and leaders. Keegan examines these leaders' differing command styles and evaluates the imperatives of leadership necessary
for successful command prior to the nuclear age.
History of Military Mobilization in the United States Army, 1775-1945
The most comprehensive study of American mobilization, this volume is a detailed administrative history. While difficult
to read, it is a rich source of information on a vital topic.
The Art of War: Waterloo to Mons
McElwee's study of the development of the art of warfare from the Crimean War in 1855 to World War I emphasizes
how technology changed warfare.
Semper Fidelis: The History of the United States Marine Corps
Millett, a distinguished military historian and Marine Reserve colonel, presents an accurate, scholarly, critical,
and complete history of the Marine Corps.
For the Common Defense: A Military History of the United States of America.
By far the best survey of American military history, this work covers the colonial era to the present. The selected
bibliographies at the end of each chapter are helpful in providing a comprehensive survey of the literature.
Arms and Men: A Study in America
Although dated, this recently reprinted survey of American military history remains worth reading both for factual
information and for the author's assessment of the relationship between civilian and military leaders.
War Through the Ages
This is a lengthy, but easily read, encyclopedic survey of military history from the era of ancient Greece through the Korean War.
Makers of Modern Strategy from Machiavelli to the Nuclear Age.
Paret's compilation, written by expert historians, contains twenty-eight essays on strategic thought from the Renaissance
to the present. These essays confirm that understanding war in history provides perspective for understanding current military
thought. This valuable book carries on, but does not completely replace, the Edward Mead Earle edition originally published
Men in Arms: A History of Warfare and Its Interrelationships With Western Society
This is an excellent survey of warfare and its relationship to society from ancient times to the present.
War in Modern World
Ropp's'study of warfare since 1415 is dated but still valuable. Often times, the footnotes are more interesting
than the text.
The Oxford Book of War Poetry
This marvelous collection of 259 poems arranged chronologically by conflict begins with poems from the Bible and
concludes with a poem offering a dark prophecy of nuclear disaster. In between are poems by John Donne, Walt Whitman, Rudyard
Kipling, Siegfried Sassoon, Allen Ginsberg, and James Fenton-writers and soldiers who offer different and differing perspectives
European Armies and the Conduct of War
Well written, clearly organized, and carefully researched, this first-rate survey of European military history from
1700 to the present covers both military operations and military thought.
Defense of Duffer's Drift
Major General Swinton, a noted English soldier and author, wrote this marvelous tactical primer as a captain shortly
after he served in the Boer War. In six dreams, Swinton offers various tactical solutions to Lieutenant Backright Forethought,
who is defending an imaginary piece of ground during the Boer War. Originally published in Infantry Journal (now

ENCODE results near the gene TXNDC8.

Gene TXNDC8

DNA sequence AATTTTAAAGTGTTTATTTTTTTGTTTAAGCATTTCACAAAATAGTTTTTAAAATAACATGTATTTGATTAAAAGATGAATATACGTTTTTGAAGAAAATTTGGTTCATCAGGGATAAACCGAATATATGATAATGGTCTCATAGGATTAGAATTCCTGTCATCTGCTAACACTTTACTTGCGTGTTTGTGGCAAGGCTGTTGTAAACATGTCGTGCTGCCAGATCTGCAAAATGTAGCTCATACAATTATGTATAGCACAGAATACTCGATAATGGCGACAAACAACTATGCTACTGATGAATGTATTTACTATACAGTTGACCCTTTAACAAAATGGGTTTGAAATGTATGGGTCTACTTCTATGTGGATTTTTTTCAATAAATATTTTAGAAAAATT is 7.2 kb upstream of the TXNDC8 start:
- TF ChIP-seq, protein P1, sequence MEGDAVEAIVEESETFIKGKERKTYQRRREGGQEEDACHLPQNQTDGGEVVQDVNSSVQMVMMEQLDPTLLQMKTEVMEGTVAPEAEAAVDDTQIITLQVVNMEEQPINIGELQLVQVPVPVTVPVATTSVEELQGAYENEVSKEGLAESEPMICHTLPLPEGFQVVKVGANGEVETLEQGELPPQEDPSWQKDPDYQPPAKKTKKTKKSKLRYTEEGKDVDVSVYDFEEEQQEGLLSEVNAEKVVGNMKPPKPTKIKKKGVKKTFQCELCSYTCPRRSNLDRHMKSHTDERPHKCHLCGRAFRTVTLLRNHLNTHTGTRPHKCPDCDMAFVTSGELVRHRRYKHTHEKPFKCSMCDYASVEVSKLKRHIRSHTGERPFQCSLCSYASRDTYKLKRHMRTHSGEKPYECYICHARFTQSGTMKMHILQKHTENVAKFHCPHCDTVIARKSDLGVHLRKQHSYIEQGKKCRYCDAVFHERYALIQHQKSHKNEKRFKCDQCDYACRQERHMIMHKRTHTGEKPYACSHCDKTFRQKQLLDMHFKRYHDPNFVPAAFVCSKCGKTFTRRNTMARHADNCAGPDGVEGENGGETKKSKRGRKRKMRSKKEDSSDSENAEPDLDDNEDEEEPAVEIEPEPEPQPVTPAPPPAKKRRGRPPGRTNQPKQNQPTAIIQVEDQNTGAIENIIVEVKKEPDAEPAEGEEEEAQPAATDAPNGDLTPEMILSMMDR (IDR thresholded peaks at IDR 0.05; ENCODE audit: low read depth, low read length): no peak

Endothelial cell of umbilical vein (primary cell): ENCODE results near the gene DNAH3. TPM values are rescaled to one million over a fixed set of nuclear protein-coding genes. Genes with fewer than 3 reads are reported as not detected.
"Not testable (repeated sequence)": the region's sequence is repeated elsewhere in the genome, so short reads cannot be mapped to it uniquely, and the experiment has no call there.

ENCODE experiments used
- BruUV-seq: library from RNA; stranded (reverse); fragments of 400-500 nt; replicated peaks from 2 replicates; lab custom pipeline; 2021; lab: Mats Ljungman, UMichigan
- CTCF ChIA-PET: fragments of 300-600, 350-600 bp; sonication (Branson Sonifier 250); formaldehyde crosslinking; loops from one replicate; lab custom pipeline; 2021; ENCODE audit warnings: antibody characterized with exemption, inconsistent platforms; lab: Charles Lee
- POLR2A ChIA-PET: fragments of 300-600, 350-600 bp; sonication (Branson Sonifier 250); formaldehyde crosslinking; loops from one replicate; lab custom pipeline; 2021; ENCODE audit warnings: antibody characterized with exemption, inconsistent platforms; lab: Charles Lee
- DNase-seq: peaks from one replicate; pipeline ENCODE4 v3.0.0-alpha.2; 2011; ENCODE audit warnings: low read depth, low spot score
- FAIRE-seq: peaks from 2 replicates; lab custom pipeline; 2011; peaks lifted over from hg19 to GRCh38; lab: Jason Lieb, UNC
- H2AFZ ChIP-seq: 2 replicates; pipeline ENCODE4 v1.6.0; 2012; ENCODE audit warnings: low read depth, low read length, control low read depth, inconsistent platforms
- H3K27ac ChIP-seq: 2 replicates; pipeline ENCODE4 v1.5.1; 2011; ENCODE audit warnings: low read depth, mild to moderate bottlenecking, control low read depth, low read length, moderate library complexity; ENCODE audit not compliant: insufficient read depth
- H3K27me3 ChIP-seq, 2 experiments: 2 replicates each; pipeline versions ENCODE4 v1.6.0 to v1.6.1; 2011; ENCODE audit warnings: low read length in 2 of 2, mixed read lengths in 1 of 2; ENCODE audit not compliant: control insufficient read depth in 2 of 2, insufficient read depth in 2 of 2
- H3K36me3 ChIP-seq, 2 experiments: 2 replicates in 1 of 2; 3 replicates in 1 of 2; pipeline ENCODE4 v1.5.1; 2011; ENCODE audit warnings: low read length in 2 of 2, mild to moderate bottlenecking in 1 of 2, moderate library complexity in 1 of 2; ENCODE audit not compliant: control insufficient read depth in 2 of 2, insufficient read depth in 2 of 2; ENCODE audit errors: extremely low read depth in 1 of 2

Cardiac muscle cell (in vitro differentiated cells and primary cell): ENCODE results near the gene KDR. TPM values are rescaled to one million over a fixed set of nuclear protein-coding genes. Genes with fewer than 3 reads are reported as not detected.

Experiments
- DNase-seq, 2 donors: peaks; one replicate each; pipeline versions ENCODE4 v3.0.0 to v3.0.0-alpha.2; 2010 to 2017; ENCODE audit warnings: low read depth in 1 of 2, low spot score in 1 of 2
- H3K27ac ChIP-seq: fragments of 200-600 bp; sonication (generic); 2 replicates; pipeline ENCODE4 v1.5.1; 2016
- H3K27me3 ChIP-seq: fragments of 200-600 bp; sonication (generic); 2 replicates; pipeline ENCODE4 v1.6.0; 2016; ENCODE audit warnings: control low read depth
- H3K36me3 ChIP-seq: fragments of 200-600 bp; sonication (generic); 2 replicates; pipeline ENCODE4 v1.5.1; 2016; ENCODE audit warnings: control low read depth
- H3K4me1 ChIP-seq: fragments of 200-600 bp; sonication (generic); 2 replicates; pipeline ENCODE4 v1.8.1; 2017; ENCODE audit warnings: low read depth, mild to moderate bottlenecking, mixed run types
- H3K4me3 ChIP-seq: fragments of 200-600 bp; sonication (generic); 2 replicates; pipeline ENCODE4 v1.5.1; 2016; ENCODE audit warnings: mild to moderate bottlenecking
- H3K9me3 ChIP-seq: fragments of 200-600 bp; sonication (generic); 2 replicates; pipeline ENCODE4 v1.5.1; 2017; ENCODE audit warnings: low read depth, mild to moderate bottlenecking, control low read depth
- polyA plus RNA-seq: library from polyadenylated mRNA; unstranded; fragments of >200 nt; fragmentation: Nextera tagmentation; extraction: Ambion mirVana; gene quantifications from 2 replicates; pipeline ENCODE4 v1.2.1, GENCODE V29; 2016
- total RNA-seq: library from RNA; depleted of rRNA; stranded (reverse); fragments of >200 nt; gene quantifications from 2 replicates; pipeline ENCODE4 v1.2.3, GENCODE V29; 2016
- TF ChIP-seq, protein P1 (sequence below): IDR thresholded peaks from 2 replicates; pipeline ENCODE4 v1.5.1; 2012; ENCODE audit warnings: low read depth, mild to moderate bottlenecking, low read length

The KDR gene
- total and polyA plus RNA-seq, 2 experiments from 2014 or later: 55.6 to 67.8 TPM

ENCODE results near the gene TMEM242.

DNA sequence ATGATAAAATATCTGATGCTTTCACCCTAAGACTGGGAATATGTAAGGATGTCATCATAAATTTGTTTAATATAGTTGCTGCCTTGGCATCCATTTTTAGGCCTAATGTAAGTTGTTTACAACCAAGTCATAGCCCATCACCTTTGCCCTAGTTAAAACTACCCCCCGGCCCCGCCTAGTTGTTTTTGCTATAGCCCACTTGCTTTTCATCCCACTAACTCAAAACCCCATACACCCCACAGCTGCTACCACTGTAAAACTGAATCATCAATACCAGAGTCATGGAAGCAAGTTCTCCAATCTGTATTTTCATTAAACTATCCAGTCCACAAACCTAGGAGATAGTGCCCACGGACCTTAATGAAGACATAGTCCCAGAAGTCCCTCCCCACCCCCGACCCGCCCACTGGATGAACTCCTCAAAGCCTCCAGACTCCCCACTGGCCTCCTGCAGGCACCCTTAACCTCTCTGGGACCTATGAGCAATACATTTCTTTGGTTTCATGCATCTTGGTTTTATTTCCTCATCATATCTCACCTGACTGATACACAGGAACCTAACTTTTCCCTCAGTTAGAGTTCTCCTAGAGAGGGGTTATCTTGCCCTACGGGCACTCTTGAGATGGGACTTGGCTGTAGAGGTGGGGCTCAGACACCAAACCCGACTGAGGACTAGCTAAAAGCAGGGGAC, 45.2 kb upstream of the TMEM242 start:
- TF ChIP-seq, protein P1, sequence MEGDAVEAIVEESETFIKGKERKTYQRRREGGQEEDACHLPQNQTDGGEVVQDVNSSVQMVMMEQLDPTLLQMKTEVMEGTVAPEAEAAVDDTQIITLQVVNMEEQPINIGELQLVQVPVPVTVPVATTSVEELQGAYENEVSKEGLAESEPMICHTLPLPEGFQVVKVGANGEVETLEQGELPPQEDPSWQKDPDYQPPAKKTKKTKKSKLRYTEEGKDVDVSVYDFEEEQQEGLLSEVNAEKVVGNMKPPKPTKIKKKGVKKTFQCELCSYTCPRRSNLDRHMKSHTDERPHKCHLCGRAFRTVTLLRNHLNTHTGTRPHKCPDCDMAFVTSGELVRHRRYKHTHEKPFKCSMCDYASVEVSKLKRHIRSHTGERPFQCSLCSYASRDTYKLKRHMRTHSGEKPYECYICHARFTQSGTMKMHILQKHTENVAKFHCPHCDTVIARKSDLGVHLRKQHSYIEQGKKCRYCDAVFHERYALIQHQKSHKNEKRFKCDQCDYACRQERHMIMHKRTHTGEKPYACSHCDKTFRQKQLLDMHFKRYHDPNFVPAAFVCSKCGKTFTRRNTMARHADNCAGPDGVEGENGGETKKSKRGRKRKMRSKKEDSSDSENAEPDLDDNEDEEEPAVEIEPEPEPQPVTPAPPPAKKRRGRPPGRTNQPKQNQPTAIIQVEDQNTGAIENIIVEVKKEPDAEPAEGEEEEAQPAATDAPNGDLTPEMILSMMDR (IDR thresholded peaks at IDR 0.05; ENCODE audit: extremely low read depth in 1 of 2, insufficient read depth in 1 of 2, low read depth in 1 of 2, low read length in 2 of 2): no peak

Army) in April 1905 and now available as a reprint from the Combat Studies Institute, U.S. Army Command and General Staff College, this book is great for junior officers to read and discuss.
History of Militarism
Vagt's thesis is that democratic, unmilitaristic societies are better at waging war than autocratic, militaristic
ones, and he affirms this by analyzing the history of militarism from feudal times to 1945. Although dated (the first edition
appeared in 1937), this work is significant in the historiography of Americans writing military history.
Command in War
Beginning with an assessment of the "Stone Age" of command and concluding with the helicopter and the computer,
Van Creveld investigates the historical evolution of command, control, and communications. He also evaluates how command worked
in major battles and argues that armies which allowed their subordinate commanders considerable latitude were most successful.
History of the United States Army.
This comprehensive history of the U.S. Army from colonial times to the present focuses on institutional
history and the historic tension between professional and citizen armies. The author sees the dual American military traditions
as a special strength in our democracy. Although very informative, this book is dull reading.
The American Way of War: A History of United States Military Strategy and Policy
In this history of U.S. military strategy from 1775 to the 1960s, Weigley offers considerable information
and analysis. His chapters on World War II particularly show how historical precedent influenced U.S. strategy, and he sees
the strategic traditions of A. T. Mahan and U. S. Grant as significant in America's conduct of World War II.
Study of War
This systematic, scholarly study of war began as a comprehensive program at the University of Chicago in 1926, and the results were first published in 1942. The study
is a pioneering contribution to war studies and peace research in the United States. In assembling information on armaments, the balance of power,
technology, law, social organization, and attitudes about military conflict, Wright conveys his belief that war must be studied
systematically to be understood